So in the "we", it's cut the crap and give it to me straight. It's pull; it's positive attraction, selling a seduction, authenticity, reality and truth stake. The "me", you're selling hope and I'm buying it like it's crack cocaine -- push, overcoming objections, selling his combat self-confidence and belief, advertising specials; sizzle. So since we're in the "we" era, right, pull them towards you, the positive attraction.
I've said for many years I hate selling. I hate overcoming objections and the old school alternative of choice closes and the tie down. Oh, give me a break. I think I was authentic before I knew that was a selling angle, a gambit, because you see it too often. People, they try to be authentic; they try so much, they become a caricature of themselves. Authentic and transparent, I mean, it's just too much, but that's where we are now, going to be there for a while. So don't push, don't shove, don't force it, the overcoming objections. It's very much like jujitsu, man. I mean, the more I fight these young bucks, I don't fight them. They're strong. I let them push me around and I roll with it. You know, they push my head as I fall back, I hook my feet in the back of their legs. Hook one back of one leg, I'll put one foot in one of their hips. Maybe as they try to attack, boom, I can get them off of center their momentum against them. So keeping it -- keeping it real, dog.
But look at what the most popular genre of television for decades now, for two decades easily has been reality television --Survivor and Big Brother and The Bachelor and all these shows, although now it's like very few of them are truly authentic and you see them get burned. The more we find out how scripted they are, some of them are losing their popularity. So it's an interesting world and it's a tangled web we weave, is it not? So I'll leave you with this. You know, he talks about here towards the end of the book because it's leading up into their predictions for as the zenith peaks of the "we." But it's a long time. It can easily be 20 years coming from the bottom up to let's call it the 3:00 position of the zenith of the week and back down we call them. You know, it's the time of witch hunts and transparency, authenticity. I'm okay; you're not okay. It's the 20-year season of holy wars, us versus them. We the good and the righteous defenders of truth and beauty against them, the evil and sinister malefactors intent on destroying our way of life.
That is true for the Republicans, the Democrats. It's true everywhere you look -- it's us versus them and it's not on accident. Because Roy talked about this -- here's the payoff. The easiest people in the world to manipulate are those who are focused on a single issue. Be forcefully against whatever they're against, and you can lead them around like a tame calf on a rope, you can't have insiders without outsiders. So it's no longer what you include and what you stand for; now it's a function of exclusion. What do you who do you exclude, what do you stand against? Yes, marketing becomes very easy as we approach the zenith of the "we." Just choose what and who you will demonize and then start tossing fear-soaked words as though they were long neck beer bottles full of gasoline with fiery rags stuffed down their throats. It's Machiavellian, we know, but it's true. Nonetheless, we wish we could bring you happier news with the simple truth is this unless we begin working together to soften this coming trend of I'm okay, you're not okay, we're about to enter the ugliest 20 years of the pendulum's 80-year round trip. So Roy was writing this, like I said, 2010, 2011, published 2012. And he is right. To counteract the coming trend, listen with your whole heart and try not to interrupt me capable of articulating calmly how the other side sees it.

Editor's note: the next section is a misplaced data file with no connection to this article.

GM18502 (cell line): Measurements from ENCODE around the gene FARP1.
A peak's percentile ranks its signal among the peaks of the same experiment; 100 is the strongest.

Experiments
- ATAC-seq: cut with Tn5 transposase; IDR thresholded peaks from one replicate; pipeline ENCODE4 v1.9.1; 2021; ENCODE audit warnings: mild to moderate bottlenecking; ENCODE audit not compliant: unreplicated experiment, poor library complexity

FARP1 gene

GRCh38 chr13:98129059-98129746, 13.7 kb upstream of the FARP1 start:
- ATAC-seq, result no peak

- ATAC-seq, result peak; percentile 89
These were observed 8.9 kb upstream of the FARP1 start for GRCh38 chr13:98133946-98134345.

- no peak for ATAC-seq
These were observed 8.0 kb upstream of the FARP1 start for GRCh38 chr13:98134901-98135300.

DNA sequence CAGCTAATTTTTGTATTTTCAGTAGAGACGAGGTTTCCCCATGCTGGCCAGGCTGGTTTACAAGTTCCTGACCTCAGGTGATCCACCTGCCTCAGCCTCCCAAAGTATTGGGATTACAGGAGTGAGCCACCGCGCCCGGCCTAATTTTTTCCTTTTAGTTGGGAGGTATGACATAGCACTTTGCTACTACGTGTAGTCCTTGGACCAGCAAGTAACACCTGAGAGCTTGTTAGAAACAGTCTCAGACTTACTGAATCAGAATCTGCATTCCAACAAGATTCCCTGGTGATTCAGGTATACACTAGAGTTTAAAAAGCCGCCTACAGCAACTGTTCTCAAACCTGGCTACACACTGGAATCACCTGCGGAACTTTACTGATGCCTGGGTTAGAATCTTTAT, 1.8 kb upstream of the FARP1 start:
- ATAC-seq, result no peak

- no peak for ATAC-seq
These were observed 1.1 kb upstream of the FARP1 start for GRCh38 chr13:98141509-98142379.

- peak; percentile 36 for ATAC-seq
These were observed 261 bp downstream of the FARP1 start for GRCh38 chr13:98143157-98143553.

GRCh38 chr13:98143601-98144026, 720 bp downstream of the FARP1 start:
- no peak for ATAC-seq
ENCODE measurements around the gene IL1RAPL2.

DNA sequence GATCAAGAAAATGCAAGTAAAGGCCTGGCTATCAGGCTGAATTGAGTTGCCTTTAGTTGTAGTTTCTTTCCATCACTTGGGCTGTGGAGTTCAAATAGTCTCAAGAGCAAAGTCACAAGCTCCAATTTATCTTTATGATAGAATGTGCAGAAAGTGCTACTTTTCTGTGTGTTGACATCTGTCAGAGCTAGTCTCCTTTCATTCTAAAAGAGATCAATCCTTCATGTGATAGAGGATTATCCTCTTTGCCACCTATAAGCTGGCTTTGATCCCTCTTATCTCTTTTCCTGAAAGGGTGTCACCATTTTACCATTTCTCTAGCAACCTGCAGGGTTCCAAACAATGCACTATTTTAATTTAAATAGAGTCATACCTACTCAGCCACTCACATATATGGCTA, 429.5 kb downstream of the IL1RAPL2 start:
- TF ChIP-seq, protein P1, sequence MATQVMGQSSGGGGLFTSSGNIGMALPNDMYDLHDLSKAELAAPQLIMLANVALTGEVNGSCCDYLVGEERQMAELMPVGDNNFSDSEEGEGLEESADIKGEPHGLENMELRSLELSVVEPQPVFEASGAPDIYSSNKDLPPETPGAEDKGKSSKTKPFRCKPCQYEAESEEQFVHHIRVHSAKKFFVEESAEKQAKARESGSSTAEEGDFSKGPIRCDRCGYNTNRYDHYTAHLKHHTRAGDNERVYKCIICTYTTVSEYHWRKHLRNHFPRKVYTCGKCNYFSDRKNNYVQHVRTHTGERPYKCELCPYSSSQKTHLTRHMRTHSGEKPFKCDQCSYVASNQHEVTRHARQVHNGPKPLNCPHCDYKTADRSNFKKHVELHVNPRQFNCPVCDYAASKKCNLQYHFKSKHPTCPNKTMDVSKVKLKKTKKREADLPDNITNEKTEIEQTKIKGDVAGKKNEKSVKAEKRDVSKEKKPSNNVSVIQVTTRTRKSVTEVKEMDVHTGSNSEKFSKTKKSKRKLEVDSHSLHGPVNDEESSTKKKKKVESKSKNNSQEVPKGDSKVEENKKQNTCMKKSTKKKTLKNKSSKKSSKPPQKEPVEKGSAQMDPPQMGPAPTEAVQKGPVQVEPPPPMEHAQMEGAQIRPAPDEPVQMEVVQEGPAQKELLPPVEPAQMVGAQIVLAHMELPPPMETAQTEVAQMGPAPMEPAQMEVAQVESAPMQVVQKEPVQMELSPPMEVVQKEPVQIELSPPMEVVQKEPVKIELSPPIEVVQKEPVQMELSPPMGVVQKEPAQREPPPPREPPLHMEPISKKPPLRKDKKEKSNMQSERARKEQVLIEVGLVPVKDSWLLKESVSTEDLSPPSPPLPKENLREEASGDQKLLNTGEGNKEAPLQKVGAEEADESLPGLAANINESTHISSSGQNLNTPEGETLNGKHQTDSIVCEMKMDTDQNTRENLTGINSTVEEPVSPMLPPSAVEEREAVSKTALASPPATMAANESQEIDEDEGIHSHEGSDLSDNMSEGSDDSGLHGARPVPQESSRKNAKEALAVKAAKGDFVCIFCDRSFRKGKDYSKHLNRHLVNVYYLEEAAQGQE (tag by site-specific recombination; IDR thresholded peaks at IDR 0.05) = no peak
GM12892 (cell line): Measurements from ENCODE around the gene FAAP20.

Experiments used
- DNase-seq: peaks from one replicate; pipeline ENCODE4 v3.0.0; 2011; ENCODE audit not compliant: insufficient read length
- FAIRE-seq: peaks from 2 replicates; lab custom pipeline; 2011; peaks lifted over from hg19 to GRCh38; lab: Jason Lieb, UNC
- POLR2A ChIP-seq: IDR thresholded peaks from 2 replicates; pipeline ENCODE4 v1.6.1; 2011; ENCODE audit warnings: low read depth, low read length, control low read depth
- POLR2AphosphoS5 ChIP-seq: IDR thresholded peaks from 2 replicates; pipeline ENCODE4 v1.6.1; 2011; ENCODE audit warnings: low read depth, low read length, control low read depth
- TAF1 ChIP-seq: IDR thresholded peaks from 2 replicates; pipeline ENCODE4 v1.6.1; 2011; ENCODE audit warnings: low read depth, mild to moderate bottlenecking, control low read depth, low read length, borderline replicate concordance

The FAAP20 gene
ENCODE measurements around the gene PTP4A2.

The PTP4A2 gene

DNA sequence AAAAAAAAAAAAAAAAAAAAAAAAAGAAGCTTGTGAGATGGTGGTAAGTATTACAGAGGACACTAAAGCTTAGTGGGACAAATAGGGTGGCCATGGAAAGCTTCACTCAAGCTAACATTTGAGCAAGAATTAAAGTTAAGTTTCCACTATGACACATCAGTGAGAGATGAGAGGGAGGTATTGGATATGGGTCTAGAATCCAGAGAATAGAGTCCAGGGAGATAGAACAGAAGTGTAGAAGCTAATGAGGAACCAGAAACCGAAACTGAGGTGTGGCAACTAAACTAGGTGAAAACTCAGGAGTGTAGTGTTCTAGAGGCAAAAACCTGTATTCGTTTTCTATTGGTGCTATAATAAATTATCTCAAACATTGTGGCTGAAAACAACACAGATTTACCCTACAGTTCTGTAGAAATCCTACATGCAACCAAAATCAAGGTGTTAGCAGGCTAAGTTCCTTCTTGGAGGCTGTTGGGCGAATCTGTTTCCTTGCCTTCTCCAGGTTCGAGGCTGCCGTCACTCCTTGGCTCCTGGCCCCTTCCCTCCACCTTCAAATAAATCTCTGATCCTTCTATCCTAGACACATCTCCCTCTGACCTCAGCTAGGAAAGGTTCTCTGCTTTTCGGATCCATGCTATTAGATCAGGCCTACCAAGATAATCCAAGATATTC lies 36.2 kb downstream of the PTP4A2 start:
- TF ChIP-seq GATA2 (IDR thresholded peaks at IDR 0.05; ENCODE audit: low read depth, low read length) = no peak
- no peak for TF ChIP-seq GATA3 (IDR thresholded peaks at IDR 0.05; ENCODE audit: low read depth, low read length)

And I'll let you read the nuances of that on page 186. It's great getting books that have predictions getting them 10 years later. You can see how right they were or not, right, because I'm telling you, these guys are pretty damn right. It would behoove you to get it. Like I said, if you need the Cliff's Notes version, want me to help you shorten that learning curve and and not only learn it, but apply it -- I've been doing that for a long time. Hit me up -- TheSalesWhisperer.com, go to Contact Us and I will help you.
I'm helping a Vancouver contractor right now and I just got feedback on Monday actually during the holiday from Ellen. Just finished my six week Gorillas of Growth course. She's been selling software for two years. Last week that she sold three -- the most she ever sold in a week in her two years of in the business. So if you want to pick up your sales, I'm the guy. Hit me up, TheSalesWhisperer.com. Or join us in the Sell More of Everything program. I'm going to raise the price this summer. I'm probably going to take it to an annual instead of a monthly. So if you want to jump in, save a little money and have a month to month option, avail yourself of that now -- SellMoreOfEverything.com. Thanks for listening. Now go sell something.